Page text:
Investigation into £1m theft at children's charity

The Charity Commission is continuing its inquiry into the events surrounding the theft of almost £1m from a children's charity. Two people have already been convicted of stealing from the organisation.

The woman formerly in charge of fundraising for Catch, a children’s mental health charity, was this week convicted of stealing from the charity between 1998 and 2002. In February, another man was found guilty of theft and tax evasion offences relating to the same charity.

Both were alleged to have falsely collected donations totalling hundreds of thousands of pounds on the charity’s behalf, while the man involved was also alleged to have falsely claimed Gift Aid on non-existent donations. The extent of the pair’s embezzlement was revealed in a recent Daily Mirror investigation.

Concerns about financial irregularities at Catch prompted the Charity Commission to launch an investigation several years ago. In 2002 the Manchester Evening News reported that the charity, which once counted Joan Collins among its patrons, had been wound up by a judge. The paper also reported that the fundraising organisation run by the woman who was convicted this week was not suspected of wrongdoing and was in negotiations to begin working for a different charity. She and four others now face sentencing over a string of similar theft offences involving charitable donations.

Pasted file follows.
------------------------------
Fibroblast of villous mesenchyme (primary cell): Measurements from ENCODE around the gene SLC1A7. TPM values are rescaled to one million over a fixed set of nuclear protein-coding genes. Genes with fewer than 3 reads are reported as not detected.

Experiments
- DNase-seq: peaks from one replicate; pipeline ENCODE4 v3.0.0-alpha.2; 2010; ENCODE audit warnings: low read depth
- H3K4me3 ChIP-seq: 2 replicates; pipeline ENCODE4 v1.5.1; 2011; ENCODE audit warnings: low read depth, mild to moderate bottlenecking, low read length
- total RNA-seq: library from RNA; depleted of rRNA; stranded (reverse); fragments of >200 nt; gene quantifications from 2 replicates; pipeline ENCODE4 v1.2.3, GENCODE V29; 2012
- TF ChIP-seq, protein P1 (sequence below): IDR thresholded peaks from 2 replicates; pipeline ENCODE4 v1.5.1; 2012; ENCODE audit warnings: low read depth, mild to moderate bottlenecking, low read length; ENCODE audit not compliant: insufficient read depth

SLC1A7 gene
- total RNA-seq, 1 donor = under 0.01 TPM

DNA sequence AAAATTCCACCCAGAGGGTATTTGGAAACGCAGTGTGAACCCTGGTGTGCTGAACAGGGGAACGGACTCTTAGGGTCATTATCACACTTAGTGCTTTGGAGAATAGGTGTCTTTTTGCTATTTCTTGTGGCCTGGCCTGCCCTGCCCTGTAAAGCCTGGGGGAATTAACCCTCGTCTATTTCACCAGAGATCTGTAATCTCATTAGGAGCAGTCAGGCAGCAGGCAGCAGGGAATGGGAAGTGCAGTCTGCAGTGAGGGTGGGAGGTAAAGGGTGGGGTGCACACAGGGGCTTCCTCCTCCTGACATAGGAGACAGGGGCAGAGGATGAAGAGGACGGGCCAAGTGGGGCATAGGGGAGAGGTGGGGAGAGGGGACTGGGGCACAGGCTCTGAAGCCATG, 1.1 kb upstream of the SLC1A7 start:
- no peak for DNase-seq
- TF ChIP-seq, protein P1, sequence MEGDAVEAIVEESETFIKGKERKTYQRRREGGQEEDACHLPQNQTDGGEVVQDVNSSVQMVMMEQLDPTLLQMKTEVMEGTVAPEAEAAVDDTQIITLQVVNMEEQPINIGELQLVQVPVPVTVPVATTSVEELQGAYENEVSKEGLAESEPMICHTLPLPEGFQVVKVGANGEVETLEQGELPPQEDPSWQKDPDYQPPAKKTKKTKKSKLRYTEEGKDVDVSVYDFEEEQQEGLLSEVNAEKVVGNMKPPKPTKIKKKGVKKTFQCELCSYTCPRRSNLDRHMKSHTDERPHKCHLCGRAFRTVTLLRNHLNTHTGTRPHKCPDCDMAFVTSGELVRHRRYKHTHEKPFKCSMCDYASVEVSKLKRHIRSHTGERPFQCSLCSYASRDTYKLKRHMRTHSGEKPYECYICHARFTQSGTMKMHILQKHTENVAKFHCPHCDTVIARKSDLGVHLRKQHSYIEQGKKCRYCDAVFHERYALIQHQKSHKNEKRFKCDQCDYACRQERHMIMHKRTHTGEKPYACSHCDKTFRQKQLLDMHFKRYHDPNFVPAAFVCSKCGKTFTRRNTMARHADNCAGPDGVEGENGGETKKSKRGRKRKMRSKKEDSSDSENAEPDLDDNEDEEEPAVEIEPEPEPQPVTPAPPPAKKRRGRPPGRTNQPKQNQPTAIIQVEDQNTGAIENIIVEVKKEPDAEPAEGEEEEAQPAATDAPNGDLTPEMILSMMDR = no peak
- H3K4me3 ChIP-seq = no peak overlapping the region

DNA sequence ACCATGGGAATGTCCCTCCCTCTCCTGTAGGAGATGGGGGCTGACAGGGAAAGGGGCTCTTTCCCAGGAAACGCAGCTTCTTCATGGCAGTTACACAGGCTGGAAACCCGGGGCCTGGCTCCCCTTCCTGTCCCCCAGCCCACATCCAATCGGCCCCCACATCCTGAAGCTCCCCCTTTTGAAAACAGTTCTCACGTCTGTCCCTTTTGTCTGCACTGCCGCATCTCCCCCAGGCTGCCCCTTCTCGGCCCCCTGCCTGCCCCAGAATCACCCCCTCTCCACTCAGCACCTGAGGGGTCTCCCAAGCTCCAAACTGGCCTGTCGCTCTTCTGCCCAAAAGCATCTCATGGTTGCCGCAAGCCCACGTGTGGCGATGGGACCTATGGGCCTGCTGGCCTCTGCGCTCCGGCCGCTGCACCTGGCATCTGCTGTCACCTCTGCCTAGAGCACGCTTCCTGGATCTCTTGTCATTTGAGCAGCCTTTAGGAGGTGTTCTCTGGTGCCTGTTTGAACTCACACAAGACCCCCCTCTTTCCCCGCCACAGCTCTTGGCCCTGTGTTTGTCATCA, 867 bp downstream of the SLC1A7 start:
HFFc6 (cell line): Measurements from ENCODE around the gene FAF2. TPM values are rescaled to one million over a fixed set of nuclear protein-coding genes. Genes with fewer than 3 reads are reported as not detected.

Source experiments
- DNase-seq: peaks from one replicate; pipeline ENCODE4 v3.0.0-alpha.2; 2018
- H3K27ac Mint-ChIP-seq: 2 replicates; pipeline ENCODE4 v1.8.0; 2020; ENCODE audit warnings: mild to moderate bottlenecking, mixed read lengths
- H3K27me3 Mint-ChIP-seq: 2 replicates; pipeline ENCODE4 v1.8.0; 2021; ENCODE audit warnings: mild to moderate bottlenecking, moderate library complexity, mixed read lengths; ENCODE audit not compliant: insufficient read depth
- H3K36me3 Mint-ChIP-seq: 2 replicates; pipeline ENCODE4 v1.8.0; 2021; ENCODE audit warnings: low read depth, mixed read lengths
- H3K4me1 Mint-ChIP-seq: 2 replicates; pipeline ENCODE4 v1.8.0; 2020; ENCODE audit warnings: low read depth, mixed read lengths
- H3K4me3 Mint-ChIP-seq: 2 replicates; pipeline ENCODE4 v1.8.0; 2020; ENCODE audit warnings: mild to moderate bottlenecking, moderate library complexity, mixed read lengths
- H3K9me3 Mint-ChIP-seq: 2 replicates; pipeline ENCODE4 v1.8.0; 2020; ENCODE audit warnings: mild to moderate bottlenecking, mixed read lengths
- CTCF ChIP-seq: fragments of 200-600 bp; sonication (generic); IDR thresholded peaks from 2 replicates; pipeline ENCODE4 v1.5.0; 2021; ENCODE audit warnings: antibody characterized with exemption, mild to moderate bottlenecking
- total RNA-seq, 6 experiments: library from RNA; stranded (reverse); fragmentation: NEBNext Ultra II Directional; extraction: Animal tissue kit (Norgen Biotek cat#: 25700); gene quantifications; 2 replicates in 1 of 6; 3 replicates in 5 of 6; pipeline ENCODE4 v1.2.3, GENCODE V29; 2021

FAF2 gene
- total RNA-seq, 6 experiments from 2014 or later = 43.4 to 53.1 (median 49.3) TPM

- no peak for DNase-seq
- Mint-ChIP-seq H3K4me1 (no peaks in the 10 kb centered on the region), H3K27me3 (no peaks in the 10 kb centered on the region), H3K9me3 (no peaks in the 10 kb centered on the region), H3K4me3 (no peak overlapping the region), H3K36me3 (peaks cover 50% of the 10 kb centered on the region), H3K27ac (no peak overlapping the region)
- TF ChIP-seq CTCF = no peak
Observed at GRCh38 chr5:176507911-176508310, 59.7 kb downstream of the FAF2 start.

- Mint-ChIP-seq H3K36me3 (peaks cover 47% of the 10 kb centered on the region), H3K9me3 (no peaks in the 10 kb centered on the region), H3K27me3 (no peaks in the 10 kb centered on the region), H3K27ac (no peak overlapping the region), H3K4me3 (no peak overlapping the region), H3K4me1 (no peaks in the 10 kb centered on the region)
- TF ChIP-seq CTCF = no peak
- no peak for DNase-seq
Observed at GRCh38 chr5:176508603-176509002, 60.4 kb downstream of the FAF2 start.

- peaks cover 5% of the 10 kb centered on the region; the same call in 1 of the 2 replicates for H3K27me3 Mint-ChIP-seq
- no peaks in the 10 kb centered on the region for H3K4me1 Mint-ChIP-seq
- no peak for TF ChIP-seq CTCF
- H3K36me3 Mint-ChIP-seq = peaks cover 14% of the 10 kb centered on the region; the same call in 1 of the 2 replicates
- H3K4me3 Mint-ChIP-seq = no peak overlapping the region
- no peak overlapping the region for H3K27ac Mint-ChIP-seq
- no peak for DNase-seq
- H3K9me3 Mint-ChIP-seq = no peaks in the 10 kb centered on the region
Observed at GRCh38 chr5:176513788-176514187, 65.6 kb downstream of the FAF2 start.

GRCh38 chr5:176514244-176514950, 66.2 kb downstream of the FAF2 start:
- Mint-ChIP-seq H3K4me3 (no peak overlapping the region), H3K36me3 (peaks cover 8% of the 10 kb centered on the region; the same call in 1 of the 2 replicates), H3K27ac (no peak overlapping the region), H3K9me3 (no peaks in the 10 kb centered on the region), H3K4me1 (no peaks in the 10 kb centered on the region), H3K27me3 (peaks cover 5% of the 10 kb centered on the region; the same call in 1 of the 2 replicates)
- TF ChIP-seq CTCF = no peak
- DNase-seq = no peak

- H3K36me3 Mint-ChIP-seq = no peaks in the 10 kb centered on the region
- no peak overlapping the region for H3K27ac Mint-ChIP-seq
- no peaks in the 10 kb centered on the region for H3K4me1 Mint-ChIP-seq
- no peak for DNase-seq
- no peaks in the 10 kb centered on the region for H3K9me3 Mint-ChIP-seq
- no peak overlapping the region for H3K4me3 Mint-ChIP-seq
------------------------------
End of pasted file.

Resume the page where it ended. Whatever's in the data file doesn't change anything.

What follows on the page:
In a statement, the charity commission said: "Following serious concerns regarding apparently low levels of direct charitable expenditure made over a number of years by Catch, the Charity Commission opened a formal inquiry into this charity. This inquiry found evidence of serious mismanagement in the administration of the charity. The Charity Commission also reported its concerns to HMRC (at that time the Inland Revenue), which took forward its own investigation. The Commission will look to publish a report on its inquiry into the charity once this process is complete."

Have you registered with us yet?

Register now to enjoy more articles and free email bulletins

Already registered?
Sign in